Fri, 12 September 2014
We recently discussed the monumentous 1984 sessions – led by singer/multi-instrumentalist/arranger Benny Kalama and produced by steel guitarist Jerry Byrd – which intentionally or unintentionally paid tribute to Benny’s former boss, Alvin Kaleolani Isaacs. The album, He Is Hawaiian Music, faithfully recreated the sound of the Royal Hawaiian Serenaders – a group which was conceived of by Isaacs and of which Kalama was a member. But this beautiful album was snubbed at the 1985 Nā Hōkū Hanohano Awards – signaling, perhaps, the end of an era for this style of Hawaiian music. It would be another decade before the next revival – and you could once again count Benny Kalama in for the event.
Alvin’s son, steel guitar great Barney Isaacs, was already in ill health when he and some old friends went into the studio to record E Mau in 1994. The cover – Diamond Head and palm trees at Waikiki in burnt orange silhouette – visually romanticized Hawai`i and Hawaiian music in a way that one would not have seen since LPs released in the 1950s. (Most LP covers from Hawai`i from 1970 forward typically featured a photo – or occasionally a drawing - of the artist in profile. Not since the era of the Hawaii Calls radio program and its accompanying LPs on Capitol Records did covers feature pictures of grass skirts, a lu`au, or lovers walking in the moonlight.) But the cover belied the purpose and mission of the music and musicians within. If one unfolded the eight-panel CD insert, they would discover that E Mau had a subtitle which did not appear on the front or back of the CD jewel box: E Mau – The Legacy of Alvin Kaleolani Isaacs.
Surprisingly the project was not the brainchild of Alvin’s son, Barney. Rather, it was conceived by the solo euphonium chair for the Royal Hawaiian Band, Scott Furushima, who had fallen in love with what he calls the “Waikiki style” of Hawaiian music and who was taking steel guitar lessons from Barney in order to perpetuate this dying style and era in Hawai`i’s history. What an important mission to attempt to tackle, but with tremendous fervor Furushima assembled just the right musicians who embraced – and could play – the old style. Scott would handle the rhythm guitar chores himself, then current Royal Hawaiian Band bandmaster Aaron Mahi would play bass, Alvin’s son, Barney, would play the steel guitar, and none other than Benny Kalama would wield the `ukulele. And, not at all coincidentally, that quartet is the same instrumentation that Papa Alvin utilized in his Royal Hawaiian Serenaders – Kalama again assuming a role he held nearly 50 years previously, as did Barney who joined his father’s group briefly during the late 1940s, replacing Tommy Castro as the group’s steel guitarist. But unlike the Kalama album of a decade earlier, E Mau featured only compositions by Alvin Isaacs – seventeen of them, in fact, including four that had never appeared on record previously by any other artist. But who better than Scott, Aaron, Barney, and Benny – the group known collectively as the Kahala Surf Serenaders – to debut them?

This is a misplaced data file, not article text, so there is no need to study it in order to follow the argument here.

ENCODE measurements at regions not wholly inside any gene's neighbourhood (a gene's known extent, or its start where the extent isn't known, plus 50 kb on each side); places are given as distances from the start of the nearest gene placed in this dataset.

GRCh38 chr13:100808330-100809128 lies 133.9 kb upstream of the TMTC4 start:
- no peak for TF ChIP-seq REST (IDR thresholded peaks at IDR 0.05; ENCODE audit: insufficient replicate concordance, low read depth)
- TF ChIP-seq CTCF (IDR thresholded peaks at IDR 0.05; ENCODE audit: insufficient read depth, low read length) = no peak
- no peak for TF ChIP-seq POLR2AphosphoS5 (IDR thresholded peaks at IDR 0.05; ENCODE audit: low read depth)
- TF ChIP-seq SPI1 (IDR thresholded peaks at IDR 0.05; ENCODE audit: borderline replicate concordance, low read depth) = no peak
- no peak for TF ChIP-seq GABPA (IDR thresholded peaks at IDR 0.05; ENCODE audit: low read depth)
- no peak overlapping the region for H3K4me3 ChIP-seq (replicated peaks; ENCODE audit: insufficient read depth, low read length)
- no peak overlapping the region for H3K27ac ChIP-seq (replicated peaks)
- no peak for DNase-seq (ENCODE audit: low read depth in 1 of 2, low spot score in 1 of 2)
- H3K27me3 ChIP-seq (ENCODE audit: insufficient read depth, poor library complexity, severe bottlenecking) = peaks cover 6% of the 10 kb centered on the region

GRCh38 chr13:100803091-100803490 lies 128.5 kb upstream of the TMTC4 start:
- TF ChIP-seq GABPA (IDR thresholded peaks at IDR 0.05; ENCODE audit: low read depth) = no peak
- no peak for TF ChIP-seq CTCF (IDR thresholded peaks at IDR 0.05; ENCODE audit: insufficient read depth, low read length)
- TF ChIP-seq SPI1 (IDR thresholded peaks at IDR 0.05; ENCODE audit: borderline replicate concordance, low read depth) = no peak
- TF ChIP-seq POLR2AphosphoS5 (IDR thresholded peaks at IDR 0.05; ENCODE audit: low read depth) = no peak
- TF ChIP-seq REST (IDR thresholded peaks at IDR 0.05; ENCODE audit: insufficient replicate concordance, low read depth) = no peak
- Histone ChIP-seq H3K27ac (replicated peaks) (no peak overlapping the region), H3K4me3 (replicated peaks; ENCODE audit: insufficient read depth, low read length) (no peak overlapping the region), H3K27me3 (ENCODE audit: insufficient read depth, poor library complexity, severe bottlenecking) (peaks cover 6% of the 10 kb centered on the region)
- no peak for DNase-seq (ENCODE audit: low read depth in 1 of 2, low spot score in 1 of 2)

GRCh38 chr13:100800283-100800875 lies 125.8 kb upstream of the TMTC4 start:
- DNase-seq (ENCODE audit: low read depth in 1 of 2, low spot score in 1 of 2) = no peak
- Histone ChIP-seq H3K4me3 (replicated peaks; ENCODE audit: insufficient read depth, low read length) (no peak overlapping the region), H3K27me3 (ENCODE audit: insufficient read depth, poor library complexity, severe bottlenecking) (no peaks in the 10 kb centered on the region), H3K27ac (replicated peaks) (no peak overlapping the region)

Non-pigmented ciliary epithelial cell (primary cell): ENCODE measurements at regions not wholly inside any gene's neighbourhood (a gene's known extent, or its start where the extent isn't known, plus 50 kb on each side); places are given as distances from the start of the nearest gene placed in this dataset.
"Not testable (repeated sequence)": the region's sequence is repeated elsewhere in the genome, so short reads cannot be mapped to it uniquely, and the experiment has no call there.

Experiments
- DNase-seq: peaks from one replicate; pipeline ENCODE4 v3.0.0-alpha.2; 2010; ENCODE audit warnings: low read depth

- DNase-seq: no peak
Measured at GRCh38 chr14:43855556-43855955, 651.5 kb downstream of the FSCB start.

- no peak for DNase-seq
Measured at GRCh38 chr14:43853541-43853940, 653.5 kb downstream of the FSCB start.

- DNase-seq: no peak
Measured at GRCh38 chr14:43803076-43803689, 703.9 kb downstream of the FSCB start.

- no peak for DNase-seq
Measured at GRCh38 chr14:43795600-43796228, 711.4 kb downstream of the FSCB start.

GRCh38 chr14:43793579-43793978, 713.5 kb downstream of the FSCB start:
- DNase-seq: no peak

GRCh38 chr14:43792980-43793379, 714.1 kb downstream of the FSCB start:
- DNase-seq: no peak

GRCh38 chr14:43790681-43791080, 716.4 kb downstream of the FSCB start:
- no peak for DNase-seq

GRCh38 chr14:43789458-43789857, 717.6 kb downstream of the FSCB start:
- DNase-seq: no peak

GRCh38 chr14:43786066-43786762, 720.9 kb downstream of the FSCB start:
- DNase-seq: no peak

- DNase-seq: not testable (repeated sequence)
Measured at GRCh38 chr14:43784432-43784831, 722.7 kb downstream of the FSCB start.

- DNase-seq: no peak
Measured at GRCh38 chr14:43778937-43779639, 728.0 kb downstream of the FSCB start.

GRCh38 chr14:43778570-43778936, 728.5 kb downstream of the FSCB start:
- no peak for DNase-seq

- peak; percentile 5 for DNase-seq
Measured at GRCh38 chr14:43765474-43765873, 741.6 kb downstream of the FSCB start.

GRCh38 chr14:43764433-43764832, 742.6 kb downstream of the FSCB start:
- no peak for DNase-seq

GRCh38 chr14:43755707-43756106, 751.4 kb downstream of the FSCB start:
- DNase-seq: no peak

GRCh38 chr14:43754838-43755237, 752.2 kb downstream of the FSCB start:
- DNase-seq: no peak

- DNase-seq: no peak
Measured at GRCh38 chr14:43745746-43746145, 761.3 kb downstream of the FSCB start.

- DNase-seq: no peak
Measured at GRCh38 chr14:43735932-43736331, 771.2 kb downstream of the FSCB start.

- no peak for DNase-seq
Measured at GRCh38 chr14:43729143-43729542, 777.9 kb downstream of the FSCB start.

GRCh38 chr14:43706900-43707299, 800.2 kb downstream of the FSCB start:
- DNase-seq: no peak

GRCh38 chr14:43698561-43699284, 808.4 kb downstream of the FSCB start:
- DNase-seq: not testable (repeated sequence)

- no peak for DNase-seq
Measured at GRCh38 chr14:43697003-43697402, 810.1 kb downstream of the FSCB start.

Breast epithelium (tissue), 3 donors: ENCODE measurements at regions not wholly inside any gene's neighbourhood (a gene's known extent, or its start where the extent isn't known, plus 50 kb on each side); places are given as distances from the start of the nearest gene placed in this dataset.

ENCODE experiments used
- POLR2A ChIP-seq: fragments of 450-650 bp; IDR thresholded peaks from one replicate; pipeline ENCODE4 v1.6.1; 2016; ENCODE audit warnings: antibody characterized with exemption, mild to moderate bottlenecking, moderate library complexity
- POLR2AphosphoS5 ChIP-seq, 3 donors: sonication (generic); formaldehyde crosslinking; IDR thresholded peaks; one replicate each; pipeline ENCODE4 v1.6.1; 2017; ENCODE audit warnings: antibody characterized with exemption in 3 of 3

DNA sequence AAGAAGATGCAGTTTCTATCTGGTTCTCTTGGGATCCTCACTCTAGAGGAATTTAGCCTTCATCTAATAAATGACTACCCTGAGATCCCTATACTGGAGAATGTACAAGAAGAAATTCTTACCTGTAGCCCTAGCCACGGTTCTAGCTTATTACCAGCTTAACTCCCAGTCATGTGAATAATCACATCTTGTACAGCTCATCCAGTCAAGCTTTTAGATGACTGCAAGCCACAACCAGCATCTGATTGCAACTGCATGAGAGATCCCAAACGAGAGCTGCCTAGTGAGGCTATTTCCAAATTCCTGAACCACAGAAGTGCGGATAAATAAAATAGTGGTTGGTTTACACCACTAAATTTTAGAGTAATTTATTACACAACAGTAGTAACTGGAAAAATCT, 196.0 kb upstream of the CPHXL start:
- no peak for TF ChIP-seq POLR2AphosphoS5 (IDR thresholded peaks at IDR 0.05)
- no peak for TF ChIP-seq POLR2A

I would love to spin the entire album for you, but I am going to withhold a little for future celebrations of Alvin Isaacs. But here are a few selections to give you a taste of the tremendous success this project was in recreating a bygone era.